In 2013, the City of Houston entered into an agreement with sixteen of Houston’s most notorious strip clubs. The agreement settled some longstanding litigation between the City and the strip clubs over the City’s rules about the operation of such businesses. The agreement is so favorable to the strip clubs that it has come to be known as the Sweet Sixteen Agreement. To give you some idea how good a deal this is for the clubs, some clubs that were not included have sued the City for discrimination because they have not been allowed to join in the deal!
The main feature of the agreement was that the clubs would pay an aggregate of about $1 million per year and in exchange they would be exempt from some of the City’s more restrictive rules. For example, Houston ordinances provide that “performers” cannot touch the patrons. The Sweet Sixteen Agreement exempts those clubs from the enforcement of that ordinance. The roughly $1 million paid in exchange for this special treatment supposedly goes to fight human trafficking. More on that later.[i]
The agreement also provides for certain reporting requirements by the clubs, better lighting and the elimination of “private” areas. We filed an open records request for documents which would show whether the City has been enforcing any of these requirements. The City produced some records, but also objected to the production of others. Of the ones produced, we can find no meaningful enforcement of these provisions. (You can review a copy of the Sweet Sixteen Agreement here and all the documents the City produced here.)
The Houston 20, Child Advocates and virtually every other group fighting human trafficking have opposed the Sweet Sixteen agreement from the outset. And for good reason. The exploitation of young women is the raison d’être of these businesses. It is the only reason they exist. But don’t take my word for it. Here is a message from a young woman who was lured into this industry.
I have met this young woman and heard her account first-hand and in considerably greater detail. Hearing her story in her own words and voice is even more chilling and moving than what you just read.
When I called Sylvester Turner out for accepting campaign contributions from the owners of the Sweet Sixteen Clubs, he defended his action claiming that the clubs “had joined the fight against human trafficking.” Even longtime friends of Turner, like Child Advocate CEO Bob Sanborn, slammed him for this shameless lie.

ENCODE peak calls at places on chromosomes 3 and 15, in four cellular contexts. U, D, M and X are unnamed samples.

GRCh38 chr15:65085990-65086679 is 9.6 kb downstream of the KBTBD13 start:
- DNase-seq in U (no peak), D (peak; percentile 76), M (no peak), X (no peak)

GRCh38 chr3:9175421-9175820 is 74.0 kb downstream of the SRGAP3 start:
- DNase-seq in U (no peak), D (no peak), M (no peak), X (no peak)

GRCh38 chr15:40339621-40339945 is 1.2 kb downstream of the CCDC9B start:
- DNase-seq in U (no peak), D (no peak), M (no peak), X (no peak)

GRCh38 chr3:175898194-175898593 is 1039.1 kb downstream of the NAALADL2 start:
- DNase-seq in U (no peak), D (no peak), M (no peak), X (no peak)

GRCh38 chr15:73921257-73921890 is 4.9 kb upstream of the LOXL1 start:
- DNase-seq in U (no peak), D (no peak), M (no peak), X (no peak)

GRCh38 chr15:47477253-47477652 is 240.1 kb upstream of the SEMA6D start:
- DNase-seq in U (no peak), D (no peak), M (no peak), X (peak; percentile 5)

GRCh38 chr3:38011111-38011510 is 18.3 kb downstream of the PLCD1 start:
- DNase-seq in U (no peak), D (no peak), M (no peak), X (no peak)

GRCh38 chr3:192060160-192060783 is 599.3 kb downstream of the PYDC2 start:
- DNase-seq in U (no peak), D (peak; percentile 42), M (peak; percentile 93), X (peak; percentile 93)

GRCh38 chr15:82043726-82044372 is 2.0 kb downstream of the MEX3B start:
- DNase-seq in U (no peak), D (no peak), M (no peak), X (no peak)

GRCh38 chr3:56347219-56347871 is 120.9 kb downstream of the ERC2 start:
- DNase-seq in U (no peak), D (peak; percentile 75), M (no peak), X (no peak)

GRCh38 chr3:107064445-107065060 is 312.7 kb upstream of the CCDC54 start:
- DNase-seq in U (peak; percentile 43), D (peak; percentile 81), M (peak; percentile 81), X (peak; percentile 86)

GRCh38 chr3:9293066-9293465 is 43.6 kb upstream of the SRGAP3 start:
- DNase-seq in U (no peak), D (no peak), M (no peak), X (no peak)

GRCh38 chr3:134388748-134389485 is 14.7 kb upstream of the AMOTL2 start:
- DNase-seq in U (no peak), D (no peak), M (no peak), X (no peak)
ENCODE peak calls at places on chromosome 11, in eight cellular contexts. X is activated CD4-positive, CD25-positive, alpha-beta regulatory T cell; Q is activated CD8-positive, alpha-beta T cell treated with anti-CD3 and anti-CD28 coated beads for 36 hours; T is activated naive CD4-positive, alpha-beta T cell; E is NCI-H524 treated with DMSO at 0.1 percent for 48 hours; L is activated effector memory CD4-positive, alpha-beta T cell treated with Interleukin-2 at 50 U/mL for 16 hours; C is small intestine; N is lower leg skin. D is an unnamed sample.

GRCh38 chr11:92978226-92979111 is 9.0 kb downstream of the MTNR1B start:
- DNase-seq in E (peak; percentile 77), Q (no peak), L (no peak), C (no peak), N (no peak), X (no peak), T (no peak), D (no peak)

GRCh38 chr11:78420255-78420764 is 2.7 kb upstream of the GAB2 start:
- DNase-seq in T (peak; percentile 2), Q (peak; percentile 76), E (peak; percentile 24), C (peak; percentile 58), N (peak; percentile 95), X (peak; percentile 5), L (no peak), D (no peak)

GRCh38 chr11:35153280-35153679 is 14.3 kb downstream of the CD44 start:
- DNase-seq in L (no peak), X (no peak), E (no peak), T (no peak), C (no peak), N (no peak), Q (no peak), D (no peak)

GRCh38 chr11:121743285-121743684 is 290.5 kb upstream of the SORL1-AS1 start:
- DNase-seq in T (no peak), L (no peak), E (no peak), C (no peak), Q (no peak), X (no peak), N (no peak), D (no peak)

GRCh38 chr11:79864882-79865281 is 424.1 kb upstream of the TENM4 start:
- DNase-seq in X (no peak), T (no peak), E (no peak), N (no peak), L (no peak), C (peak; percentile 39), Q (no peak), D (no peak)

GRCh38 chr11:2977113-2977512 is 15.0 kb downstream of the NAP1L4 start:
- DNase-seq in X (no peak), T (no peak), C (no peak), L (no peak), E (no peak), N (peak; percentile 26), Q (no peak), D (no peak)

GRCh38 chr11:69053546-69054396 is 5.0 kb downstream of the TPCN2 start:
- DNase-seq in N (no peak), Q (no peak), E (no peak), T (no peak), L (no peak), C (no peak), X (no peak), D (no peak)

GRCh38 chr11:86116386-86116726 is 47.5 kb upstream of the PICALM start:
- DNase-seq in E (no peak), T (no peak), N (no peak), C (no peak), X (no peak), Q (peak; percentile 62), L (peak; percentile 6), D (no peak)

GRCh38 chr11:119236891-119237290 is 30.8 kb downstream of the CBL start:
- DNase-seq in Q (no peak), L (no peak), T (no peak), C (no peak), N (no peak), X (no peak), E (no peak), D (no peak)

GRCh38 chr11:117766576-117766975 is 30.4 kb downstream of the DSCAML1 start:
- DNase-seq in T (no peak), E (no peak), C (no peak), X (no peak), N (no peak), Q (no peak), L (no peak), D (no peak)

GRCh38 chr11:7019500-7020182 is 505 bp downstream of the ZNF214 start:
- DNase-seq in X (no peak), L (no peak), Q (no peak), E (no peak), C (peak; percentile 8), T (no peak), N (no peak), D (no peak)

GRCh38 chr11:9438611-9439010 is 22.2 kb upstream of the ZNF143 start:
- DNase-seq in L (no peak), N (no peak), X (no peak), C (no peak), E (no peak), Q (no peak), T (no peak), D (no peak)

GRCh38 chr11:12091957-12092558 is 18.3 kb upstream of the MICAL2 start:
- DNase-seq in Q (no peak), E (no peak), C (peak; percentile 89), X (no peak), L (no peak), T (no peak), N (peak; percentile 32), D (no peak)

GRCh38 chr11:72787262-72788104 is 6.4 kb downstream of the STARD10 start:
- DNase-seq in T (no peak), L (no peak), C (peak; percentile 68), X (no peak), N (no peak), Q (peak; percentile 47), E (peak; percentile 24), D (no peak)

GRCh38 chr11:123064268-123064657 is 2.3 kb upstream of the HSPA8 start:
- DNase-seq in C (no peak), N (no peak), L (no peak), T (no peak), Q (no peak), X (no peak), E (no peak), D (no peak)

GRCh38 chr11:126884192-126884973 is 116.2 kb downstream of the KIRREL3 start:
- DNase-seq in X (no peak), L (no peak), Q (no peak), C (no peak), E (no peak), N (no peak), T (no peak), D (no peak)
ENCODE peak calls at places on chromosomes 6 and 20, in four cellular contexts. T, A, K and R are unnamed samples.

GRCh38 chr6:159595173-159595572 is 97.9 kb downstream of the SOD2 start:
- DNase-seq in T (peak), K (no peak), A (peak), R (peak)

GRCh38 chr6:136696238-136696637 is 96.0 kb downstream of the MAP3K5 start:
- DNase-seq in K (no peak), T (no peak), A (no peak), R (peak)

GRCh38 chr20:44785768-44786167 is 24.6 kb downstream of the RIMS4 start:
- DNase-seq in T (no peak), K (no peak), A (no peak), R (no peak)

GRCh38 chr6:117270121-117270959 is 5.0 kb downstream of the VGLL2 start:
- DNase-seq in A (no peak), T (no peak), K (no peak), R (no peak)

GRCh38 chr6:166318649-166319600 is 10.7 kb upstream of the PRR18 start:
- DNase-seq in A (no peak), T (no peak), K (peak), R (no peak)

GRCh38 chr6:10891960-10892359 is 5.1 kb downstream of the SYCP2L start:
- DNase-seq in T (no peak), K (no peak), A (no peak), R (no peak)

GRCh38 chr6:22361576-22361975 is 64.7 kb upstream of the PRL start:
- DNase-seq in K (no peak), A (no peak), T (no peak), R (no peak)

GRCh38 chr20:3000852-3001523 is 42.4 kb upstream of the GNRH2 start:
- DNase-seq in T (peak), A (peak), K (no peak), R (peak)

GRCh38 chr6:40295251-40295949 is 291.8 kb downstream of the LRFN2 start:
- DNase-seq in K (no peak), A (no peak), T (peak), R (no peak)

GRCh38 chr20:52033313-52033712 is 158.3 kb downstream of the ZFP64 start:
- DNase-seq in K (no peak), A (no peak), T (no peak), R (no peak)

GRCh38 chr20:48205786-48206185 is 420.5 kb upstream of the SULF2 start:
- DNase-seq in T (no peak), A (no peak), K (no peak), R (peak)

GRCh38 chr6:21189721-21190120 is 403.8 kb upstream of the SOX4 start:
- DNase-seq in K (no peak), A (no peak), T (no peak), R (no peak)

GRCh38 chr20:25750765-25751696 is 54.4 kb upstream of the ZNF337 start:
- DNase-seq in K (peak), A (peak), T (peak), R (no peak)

Incredibly, the Sweet Sixteen agreement, which effectively repeals certain City ordinances for these privileged businesses, was never approved by City Council. Think about that for a minute. Our elected City Council adopts an ordinance and the mayor, by executive fiat, allows certain businesses to not comply with the ordinance. It was a breath-taking expansion of executive authority.[i]
The Sweet Sixteen Agreement is set to expire in 2020. It should be terminated at that time. That is absolutely what I will do if elected. Turner has waffled. In a statement he said he would evaluate the merits of the agreement when it comes up for renewal and make the decision at that time. The fact he has accepted $50,000 from the strip club owners tells us all we need to know about how that “evaluation” will come out.
It is an embarrassment to our City that our mayor has accepted this dirty money. He should donate every cent he has received from sexually oriented businesses to one of the human trafficking organizations and pledge that he will cancel the Sweet Sixteen Agreement.
I am calling on every candidate for mayor and for City Council to join me in demanding that Turner donate his SOB contributions to a human trafficking organization and to terminate this despicable agreement.
Any candidate who refused to do so is not worthy of your vote.
It is time to End the Sweet Sixteen agreement.
[i] I have significant doubts about the legality of this kind of agreement being executed by a mayor without City Council approval and the circumstances surrounding the creation of the agreement present a number of ethical concerns. More on that later.
[i] The accounting for the money paid by the strip clubs is a little murky. I have been able to track about half of it going into activities that are in some way related to human trafficking. But even that appears to have only replaced existing funding and has not gone to create any additional enforcement capacity.
This is political advertising paid for by the Bill King Campaign.